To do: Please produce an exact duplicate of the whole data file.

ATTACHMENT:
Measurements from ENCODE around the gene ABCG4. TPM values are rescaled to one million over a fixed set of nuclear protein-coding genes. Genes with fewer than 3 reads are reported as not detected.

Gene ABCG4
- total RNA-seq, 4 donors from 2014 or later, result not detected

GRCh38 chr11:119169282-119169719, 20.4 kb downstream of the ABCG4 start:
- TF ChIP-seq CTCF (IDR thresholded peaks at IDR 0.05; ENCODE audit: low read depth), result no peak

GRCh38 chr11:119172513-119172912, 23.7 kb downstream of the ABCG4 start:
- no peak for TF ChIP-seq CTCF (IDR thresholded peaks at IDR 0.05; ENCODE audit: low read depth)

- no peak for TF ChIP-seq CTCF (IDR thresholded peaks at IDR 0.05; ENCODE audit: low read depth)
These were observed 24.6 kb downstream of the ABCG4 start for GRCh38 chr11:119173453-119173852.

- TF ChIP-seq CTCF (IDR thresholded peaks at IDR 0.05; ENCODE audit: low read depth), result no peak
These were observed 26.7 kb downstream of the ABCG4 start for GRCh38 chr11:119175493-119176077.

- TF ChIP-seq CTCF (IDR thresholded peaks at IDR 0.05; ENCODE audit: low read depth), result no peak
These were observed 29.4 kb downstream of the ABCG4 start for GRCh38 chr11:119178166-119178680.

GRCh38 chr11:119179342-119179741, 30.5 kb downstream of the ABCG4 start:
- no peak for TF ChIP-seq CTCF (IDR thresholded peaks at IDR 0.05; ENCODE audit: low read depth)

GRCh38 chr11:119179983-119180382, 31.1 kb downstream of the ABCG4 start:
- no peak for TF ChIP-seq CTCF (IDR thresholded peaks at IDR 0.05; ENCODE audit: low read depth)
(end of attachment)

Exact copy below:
Measurements from ENCODE around the gene ABCG4. TPM values are rescaled to one million over a fixed set of nuclear protein-coding genes. Genes with fewer than 3 reads are reported as not detected.

Gene ABCG4
- total RNA-seq, 4 donors from 2014 or later, result not detected

GRCh38 chr11:119169282-119169719, 20.4 kb downstream of the ABCG4 start:
- TF ChIP-seq CTCF (IDR thresholded peaks at IDR 0.05; ENCODE audit: low read depth), result no peak

GRCh38 chr11:119172513-119172912, 23.7 kb downstream of the ABCG4 start:
- no peak for TF ChIP-seq CTCF (IDR thresholded peaks at IDR 0.05; ENCODE audit: low read depth)

- no peak for TF ChIP-seq CTCF (IDR thresholded peaks at IDR 0.05; ENCODE audit: low read depth)
These were observed 24.6 kb downstream of the ABCG4 start for GRCh38 chr11:119173453-119173852.

- TF ChIP-seq CTCF (IDR thresholded peaks at IDR 0.05; ENCODE audit: low read depth), result no peak
These were observed 26.7 kb downstream of the ABCG4 start for GRCh38 chr11:119175493-119176077.

- TF ChIP-seq CTCF (IDR thresholded peaks at IDR 0.05; ENCODE audit: low read depth), result no peak
These were observed 29.4 kb downstream of the ABCG4 start for GRCh38 chr11:119178166-119178680.

GRCh38 chr11:119179342-119179741, 30.5 kb downstream of the ABCG4 start:
- no peak for TF ChIP-seq CTCF (IDR thresholded peaks at IDR 0.05; ENCODE audit: low read depth)

GRCh38 chr11:119179983-119180382, 31.1 kb downstream of the ABCG4 start:
- no peak for TF ChIP-seq CTCF (IDR thresholded peaks at IDR 0.05; ENCODE audit: low read depth)